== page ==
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Why MercadoLibre Stock Climbed 10.7% in March

Keith Noonan, The Motley Fool

What happened

Shares of MercadoLibre (NASDAQ: MELI) gained 10.9% last month, according to data from S&P Global Market Intelligence. The e-commerce stock continued to gain ground following strong fourth-quarter earnings results published at the end of February.

MELI Chart

MELI data by YCharts.

The company reported earnings on Feb. 26, delivering a 62% year-over-year increase in revenue. Shares climbed in the next day of trading and ended February up 26%. The post-earnings momentum continued into March and helped deliver another month of double-digit share price gains that set a fresh high for the stock. 

A miniature shopping cart, miniature boxes, and a credit card on a laptop.

Image source: Getty Images.

So what

MercadoLibre's business has been on a roll over the last five years, and its stock has climbed roughly 450% over the stretch. Like other growth-dependent technology stocks, the company's shares did see steep sell-offs at the end of 2018, but they've quickly bounced back thanks to strong earnings performance and more bullish sentiment for the broader market.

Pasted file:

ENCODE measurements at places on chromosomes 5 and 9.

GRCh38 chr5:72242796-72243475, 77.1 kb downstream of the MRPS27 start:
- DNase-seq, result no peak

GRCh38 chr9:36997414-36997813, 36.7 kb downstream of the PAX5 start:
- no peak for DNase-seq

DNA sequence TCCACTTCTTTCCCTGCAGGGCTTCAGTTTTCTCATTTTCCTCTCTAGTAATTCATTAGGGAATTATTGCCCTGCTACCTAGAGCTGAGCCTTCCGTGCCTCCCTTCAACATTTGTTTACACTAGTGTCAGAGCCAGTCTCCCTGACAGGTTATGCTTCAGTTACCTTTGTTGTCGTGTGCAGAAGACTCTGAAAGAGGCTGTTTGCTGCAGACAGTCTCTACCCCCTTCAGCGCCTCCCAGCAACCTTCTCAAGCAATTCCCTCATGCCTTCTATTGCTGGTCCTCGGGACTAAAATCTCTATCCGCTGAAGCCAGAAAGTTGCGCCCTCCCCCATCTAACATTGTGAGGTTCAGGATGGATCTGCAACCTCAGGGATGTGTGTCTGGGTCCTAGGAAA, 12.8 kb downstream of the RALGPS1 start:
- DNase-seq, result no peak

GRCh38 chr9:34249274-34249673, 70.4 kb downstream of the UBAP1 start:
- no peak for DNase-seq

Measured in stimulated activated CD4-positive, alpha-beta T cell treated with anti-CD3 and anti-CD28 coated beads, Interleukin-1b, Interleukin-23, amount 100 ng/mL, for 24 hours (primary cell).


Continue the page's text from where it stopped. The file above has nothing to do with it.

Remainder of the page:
Bears have pondered the threat of big competitors like Amazon.com devoting more resources to winning in the Latin America market, where MercadoLibre specializes. That remains a possibility, but so far, the smaller e-commerce specialist has proven adept at navigating its corner of the fast-growing online retail industry and branching into new categories like payment-processing services that could help the company deliver big profits as it scales.

Now what

MercadoLibre is still prioritizing building a larger sales base over near-term profits. With shares valued at hundreds of times this year's expected earnings and roughly 11 times expected sales, it's undeniable that big growth is already priced into the stock. Even so, the business has been posting great performance, and it's feasible that the company will be able to leverage its large user base and specialization in the Latin American market to sustain a lasting position in e-commerce despite having to contend with tech and retail titans. 

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John Mackey, CEO of Whole Foods Market, an Amazon subsidiary, is a member of The Motley Fool's board of directors. Keith Noonan has no position in any of the stocks mentioned. The Motley Fool owns shares of Amazon and MercadoLibre. The Motley Fool has a disclosure policy.